Baseball Breaking Balls

What is a breaking ball? When will a pitcher decide to use this type of pitch on a batter? Get ready to learn about breaking balls in baseball.


There are lots of pitch types in baseball. Here are the following pitch types you should know:

In this tutorial, we will learn about breaking pitches (breaking balls) and how they work in baseball.

Breaking Pitches/Breaking Balls

Breaking pitches (more commonly known as breaking balls) are pitches that, unlike fastballs, break from a straight path through the air. This means that they curve in a certain direction while in flight -- they can have an arced path, travel toward the ground, or curve to the left or right.

The Purpose Of A Breaking Ball

Their purpose is to trick batters. For example, at first a pitch may seem like it has a straight path, and the batter might swing at it. Then, when it is too late for the batter, the ball breaks directions and the batter misses the baseball.

Why Are Breaking Balls Effective?

Breaking balls are more difficult to hit than fastballs since their path is less predictable; however, they are also more prone to being balls since their path can cause them to miss the strikezone. They also tend to have lower velocities than fastballs. Breaking ball is also used as an umbrella term for more specific types of pitches.

Types Of Breaking Balls

There are few types of breaking pitches that we'll discuss:


Curveballs are a type of breaking ball that have a forward spin and typically break downward, which means they initially seem to have a straight path, then suddenly travel downward. However, some pitchers will add variants to this general principle. Curveballs are relatively slow, usually between 70-80 MPH in the Majors, but they have a high amount of movement compared to other pitch types.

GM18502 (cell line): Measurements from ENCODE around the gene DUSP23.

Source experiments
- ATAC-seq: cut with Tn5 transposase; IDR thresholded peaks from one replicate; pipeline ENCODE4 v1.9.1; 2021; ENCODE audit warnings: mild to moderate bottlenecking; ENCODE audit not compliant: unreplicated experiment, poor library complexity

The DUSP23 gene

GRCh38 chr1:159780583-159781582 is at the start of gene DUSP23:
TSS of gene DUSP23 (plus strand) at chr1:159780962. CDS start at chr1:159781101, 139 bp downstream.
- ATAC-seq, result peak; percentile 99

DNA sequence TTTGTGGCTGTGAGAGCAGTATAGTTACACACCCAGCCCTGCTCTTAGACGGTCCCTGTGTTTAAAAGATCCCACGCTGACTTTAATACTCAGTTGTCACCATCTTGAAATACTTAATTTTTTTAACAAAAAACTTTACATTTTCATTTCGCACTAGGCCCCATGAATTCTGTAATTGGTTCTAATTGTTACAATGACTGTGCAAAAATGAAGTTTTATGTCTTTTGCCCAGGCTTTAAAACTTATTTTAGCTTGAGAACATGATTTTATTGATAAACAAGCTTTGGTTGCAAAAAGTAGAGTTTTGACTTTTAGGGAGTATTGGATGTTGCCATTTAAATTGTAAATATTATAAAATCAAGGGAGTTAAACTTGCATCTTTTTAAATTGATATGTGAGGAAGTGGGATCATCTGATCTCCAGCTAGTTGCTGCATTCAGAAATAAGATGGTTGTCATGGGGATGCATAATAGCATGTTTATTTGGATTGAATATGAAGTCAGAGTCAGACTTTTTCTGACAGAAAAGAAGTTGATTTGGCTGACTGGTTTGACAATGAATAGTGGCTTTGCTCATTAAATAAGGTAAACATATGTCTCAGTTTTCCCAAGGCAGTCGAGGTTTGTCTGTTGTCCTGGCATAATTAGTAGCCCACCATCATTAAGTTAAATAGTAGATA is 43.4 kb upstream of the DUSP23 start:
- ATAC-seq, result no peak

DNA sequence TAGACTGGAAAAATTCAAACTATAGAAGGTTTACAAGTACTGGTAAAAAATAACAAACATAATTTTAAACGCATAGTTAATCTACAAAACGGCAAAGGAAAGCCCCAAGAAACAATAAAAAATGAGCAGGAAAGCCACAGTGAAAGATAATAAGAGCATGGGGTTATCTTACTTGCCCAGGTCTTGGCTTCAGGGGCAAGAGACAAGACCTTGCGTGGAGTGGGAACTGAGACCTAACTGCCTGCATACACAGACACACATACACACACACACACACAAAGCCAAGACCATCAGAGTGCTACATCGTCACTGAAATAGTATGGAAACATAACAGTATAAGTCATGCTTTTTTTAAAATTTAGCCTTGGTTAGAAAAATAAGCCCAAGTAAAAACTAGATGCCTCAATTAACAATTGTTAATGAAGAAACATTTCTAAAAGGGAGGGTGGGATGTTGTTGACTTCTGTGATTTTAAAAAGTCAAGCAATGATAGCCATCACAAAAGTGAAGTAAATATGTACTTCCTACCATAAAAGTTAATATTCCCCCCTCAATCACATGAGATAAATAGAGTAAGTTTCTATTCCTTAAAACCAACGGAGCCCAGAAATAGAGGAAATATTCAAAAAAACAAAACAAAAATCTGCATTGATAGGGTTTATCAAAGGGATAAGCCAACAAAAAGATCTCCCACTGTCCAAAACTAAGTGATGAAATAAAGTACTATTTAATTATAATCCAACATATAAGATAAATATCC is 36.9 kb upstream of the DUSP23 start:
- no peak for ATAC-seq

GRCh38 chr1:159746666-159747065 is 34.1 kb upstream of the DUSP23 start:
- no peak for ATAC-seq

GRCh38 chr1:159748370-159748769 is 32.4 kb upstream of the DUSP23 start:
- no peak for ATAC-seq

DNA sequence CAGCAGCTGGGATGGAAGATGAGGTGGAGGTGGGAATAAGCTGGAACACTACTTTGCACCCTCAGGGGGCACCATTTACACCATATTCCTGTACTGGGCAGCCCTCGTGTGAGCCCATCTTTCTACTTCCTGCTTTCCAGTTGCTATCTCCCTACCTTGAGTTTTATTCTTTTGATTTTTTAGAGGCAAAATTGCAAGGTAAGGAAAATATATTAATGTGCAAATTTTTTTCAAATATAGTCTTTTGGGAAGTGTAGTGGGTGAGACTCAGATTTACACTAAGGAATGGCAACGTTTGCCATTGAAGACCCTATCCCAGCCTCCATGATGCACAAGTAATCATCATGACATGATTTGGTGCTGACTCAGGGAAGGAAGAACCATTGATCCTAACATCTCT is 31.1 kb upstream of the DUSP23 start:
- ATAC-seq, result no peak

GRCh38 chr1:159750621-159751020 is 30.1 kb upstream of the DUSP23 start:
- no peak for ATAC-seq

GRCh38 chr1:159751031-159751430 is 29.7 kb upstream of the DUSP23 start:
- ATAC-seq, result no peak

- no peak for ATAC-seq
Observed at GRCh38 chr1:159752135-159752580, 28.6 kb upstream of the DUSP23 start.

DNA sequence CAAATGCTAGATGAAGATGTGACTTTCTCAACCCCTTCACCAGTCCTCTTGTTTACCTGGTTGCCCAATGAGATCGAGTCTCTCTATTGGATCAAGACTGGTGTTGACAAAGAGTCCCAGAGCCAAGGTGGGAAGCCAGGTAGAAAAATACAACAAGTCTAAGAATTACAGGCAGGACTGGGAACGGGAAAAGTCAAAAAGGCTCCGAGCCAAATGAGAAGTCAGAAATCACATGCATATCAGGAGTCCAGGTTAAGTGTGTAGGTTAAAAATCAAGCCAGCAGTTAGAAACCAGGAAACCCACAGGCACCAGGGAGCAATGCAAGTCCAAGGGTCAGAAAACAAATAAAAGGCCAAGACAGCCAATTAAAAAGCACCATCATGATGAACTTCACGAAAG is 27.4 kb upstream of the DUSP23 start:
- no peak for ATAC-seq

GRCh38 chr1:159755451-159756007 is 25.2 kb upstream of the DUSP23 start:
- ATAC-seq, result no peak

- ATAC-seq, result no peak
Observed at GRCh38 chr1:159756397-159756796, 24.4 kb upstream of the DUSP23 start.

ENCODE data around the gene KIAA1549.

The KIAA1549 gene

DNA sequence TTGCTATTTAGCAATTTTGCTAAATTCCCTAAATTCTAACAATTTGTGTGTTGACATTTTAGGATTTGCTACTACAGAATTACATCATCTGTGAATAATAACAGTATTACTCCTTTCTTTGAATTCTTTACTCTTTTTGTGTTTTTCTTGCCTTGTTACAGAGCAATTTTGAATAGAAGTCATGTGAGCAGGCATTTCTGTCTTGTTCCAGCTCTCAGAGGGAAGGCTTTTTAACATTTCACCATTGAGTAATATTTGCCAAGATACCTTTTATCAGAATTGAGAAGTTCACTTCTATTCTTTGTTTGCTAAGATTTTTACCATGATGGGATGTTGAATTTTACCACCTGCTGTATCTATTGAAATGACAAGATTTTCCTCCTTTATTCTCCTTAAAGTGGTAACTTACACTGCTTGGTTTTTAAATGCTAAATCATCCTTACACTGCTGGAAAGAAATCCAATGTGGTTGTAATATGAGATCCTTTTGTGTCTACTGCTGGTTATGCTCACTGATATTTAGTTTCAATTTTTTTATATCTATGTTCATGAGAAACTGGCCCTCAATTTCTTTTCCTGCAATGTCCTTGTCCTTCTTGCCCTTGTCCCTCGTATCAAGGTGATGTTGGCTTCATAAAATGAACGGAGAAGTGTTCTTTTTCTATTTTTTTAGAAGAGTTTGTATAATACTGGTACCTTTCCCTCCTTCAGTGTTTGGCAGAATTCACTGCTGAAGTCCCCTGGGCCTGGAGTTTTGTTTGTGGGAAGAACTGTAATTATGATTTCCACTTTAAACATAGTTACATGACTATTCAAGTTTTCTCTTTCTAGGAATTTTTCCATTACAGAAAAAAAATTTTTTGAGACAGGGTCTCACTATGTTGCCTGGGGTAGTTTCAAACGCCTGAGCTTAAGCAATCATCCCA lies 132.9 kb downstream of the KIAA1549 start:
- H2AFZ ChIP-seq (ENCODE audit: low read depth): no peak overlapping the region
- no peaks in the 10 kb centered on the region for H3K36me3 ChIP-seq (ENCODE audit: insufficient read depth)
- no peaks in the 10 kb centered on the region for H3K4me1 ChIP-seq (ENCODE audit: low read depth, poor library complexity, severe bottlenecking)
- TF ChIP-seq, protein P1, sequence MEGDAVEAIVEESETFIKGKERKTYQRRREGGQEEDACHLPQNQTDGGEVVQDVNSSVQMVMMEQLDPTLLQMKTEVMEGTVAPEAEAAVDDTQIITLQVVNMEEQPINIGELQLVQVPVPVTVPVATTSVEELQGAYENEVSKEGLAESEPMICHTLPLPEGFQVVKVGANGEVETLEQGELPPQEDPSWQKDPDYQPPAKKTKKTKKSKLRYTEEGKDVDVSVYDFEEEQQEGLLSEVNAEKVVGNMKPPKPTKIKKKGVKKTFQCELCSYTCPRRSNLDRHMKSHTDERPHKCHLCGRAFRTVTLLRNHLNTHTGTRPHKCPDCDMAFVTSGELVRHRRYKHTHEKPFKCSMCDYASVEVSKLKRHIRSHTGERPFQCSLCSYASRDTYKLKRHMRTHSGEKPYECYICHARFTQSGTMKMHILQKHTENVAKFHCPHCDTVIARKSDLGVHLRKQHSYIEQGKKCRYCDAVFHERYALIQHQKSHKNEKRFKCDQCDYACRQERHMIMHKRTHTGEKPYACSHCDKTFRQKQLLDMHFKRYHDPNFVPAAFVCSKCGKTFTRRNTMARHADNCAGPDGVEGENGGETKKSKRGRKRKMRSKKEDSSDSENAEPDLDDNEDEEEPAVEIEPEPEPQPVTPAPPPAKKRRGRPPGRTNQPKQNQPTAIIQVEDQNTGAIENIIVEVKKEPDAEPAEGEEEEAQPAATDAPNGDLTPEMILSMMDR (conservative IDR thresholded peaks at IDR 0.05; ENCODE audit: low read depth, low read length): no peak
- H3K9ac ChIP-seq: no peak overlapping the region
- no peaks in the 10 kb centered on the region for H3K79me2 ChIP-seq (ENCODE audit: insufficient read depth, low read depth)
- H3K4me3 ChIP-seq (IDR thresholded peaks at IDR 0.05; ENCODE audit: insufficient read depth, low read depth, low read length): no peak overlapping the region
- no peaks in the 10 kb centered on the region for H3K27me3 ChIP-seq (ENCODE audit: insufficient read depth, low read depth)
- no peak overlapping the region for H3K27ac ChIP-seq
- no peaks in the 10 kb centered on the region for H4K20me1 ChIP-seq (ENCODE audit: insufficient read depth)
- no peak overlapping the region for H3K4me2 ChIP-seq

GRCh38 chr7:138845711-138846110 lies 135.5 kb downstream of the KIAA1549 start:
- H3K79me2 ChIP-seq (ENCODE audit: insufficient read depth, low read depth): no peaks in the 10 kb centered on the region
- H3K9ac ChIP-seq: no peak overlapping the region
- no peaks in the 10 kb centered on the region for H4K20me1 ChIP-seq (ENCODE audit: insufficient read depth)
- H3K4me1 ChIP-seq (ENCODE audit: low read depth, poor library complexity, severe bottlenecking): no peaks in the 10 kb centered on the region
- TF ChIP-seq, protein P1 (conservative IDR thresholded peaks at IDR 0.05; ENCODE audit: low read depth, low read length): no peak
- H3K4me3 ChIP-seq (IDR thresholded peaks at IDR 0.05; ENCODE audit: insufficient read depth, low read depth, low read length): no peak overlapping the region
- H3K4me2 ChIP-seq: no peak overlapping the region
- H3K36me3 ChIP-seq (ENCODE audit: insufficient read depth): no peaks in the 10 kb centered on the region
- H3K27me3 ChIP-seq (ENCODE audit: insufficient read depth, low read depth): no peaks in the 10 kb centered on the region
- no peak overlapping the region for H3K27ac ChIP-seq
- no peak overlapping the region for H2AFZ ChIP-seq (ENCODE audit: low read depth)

Forkballs and Splitters

Forkballs are a rare type of breaking pitch. They are like an extreme form of curveballs in that they break downward, but their break is much more extreme and sudden. Throwing forkballs requires the pitcher to snap his wrist, which can be tiring and may cause injury, and contributes to why pitchers rarely (if ever) throw forkballs.

A much more common derivative of the forkball is the splitter. They are slightly slower than a fastball, usually between 80-90 MPH, and they break downward suddenly before reaching home plate. However, their break is not as extreme or sudden as a forkball, making them easier to throw and less susceptible to causing injury.


Sliders are similar to curveballs -- they tend to break downward, however, they typically have more lateral (left/right) movement and have higher velocities than curveballs. They also tend to have less movement than curveballs; that is, their break from a straight path is not as dramatic.

Backdoor Breaking Balls/Backdoor Sliders

Breaking balls like curveballs, forkballs, and splitters deceive the batter by pretending to be strikes that the batter might swing at, then change directions so the batter misses the ball.

Backdoor breaking balls (often called backdoor sliders, although the term can apply to either curveballs or sliders) operate in the opposite way. Their path is initially lateral, traveling away from the strikezone. The batter thinks it is a ball, and does not swing. Then, at the last second, the pitch curves in and travels through the corner of the strikezone, becoming a strike.

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